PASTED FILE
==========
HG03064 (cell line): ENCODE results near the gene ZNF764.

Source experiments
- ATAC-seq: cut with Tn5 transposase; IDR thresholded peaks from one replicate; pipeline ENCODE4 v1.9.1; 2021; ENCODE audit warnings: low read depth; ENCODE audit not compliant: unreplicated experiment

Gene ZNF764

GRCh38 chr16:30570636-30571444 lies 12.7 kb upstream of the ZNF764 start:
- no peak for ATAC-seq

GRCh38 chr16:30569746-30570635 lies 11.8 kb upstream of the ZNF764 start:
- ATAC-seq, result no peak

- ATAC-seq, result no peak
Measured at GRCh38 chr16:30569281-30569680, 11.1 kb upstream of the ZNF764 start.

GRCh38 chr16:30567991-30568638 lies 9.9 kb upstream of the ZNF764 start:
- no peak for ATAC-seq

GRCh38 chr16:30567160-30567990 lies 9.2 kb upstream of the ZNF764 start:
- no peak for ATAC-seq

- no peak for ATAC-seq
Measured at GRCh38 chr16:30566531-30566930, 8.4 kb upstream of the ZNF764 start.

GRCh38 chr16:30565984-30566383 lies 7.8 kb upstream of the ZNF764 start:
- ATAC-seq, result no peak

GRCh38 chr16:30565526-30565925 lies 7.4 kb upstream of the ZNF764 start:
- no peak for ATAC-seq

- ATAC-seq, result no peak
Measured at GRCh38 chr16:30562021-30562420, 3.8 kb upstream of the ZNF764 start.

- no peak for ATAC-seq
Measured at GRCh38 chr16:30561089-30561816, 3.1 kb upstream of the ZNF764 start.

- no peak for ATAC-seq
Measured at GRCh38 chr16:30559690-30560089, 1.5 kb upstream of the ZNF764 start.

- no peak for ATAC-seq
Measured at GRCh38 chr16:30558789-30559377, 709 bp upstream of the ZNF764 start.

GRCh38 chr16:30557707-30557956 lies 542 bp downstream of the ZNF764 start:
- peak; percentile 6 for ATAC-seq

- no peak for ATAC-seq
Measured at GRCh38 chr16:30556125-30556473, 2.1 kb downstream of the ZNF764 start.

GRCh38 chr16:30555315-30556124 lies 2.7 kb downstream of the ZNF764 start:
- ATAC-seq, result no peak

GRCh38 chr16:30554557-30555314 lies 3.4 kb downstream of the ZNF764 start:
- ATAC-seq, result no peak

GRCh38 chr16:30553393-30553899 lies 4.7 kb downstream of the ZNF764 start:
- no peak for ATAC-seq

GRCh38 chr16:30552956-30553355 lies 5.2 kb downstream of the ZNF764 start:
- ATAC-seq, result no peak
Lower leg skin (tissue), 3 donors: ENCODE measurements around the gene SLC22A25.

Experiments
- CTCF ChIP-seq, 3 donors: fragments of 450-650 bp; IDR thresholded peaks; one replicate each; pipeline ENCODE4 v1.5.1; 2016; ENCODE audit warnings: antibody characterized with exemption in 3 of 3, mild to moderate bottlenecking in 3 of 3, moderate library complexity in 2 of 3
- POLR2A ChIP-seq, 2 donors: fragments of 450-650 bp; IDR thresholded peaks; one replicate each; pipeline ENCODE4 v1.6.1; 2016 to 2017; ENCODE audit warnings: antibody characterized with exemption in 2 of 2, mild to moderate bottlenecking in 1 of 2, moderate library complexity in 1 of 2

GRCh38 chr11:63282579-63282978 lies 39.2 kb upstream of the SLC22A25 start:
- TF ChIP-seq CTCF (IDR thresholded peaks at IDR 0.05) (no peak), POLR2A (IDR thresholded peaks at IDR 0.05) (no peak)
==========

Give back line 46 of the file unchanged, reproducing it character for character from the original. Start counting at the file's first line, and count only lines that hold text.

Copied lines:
- TF ChIP-seq CTCF (IDR thresholded peaks at IDR 0.05) (no peak), POLR2A (IDR thresholded peaks at IDR 0.05) (no peak)